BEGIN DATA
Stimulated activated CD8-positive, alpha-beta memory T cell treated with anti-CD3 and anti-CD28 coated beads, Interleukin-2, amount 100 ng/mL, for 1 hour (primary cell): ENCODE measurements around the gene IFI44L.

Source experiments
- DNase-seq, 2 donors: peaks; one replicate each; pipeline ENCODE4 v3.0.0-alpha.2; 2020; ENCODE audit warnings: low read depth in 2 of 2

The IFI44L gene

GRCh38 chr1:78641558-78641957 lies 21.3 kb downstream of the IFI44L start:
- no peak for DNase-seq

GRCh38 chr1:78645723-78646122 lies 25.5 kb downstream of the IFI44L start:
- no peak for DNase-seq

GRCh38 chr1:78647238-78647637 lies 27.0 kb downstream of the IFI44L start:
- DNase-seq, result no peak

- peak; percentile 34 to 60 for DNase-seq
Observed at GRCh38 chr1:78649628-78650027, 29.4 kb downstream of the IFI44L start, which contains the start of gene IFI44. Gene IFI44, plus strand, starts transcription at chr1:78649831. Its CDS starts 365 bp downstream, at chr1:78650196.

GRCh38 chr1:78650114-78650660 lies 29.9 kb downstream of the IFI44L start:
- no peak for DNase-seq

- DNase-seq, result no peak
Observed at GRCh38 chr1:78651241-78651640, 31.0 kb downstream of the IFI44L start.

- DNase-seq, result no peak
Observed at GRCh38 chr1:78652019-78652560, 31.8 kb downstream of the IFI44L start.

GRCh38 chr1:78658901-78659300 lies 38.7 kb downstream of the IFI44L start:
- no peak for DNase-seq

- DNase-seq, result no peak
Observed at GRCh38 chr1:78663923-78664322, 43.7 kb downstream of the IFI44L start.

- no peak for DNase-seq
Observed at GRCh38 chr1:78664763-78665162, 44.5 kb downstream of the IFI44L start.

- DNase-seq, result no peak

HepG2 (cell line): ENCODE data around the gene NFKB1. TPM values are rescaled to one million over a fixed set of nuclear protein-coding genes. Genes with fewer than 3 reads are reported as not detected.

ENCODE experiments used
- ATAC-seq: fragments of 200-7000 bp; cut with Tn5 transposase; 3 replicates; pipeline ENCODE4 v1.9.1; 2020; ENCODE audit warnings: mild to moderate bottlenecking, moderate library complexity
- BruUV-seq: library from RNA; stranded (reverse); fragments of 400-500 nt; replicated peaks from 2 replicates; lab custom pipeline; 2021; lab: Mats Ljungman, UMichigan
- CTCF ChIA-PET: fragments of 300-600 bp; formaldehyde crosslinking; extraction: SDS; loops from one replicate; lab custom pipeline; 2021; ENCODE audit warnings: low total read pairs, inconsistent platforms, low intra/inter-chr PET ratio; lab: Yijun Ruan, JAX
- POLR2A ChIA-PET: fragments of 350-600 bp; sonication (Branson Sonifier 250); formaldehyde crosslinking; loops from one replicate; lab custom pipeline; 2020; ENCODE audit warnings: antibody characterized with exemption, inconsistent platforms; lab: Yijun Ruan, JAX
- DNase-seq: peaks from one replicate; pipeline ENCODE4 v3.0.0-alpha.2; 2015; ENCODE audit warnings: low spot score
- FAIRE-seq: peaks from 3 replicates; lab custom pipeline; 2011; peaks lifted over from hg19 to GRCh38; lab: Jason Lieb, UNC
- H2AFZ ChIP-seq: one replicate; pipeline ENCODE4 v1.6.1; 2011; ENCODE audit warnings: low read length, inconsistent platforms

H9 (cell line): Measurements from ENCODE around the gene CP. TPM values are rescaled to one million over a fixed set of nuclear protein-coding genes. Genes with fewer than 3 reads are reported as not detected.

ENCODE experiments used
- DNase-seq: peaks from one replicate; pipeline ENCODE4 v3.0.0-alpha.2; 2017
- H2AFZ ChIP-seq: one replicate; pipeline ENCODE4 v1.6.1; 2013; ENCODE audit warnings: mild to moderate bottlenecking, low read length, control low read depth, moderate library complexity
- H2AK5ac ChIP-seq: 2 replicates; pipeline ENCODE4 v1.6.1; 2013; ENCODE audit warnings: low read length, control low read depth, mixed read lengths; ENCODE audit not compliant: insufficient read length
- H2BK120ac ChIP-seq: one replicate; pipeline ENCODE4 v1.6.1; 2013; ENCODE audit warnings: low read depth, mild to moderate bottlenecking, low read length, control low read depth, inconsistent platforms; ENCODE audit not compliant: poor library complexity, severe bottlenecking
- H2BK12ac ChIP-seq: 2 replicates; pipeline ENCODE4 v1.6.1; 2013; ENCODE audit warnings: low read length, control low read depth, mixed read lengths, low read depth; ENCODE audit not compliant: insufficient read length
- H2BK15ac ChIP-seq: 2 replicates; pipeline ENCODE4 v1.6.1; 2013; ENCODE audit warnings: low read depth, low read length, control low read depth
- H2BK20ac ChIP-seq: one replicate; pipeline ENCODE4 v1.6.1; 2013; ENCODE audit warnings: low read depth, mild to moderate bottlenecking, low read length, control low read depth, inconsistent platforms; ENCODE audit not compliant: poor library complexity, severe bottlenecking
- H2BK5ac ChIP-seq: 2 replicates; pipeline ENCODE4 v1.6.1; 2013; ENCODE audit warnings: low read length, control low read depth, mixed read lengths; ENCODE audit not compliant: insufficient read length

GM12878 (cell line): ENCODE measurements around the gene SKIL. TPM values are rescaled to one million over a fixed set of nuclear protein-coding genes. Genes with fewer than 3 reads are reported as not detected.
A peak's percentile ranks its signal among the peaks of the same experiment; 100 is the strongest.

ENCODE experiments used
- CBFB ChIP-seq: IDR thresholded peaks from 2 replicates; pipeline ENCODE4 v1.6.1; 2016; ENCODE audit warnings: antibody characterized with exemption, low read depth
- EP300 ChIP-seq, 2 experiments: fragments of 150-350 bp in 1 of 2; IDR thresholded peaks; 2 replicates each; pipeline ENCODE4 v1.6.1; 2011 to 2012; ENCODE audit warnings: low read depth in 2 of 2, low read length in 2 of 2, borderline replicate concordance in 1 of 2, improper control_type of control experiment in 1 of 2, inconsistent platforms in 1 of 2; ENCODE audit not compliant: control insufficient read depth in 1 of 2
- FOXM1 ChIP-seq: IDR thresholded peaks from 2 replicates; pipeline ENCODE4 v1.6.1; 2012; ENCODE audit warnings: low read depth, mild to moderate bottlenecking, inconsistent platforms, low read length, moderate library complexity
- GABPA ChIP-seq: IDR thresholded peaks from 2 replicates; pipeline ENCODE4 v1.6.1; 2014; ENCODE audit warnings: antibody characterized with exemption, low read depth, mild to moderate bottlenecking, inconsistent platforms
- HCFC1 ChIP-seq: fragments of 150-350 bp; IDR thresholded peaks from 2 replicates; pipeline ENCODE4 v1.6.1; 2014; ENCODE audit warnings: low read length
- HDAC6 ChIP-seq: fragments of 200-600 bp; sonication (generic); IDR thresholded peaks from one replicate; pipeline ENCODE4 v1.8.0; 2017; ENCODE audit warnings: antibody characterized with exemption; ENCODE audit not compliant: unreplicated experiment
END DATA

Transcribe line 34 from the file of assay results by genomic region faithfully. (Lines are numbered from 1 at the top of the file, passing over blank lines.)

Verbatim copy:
- H2AFZ ChIP-seq: one replicate; pipeline ENCODE4 v1.6.1; 2011; ENCODE audit warnings: low read length, inconsistent platforms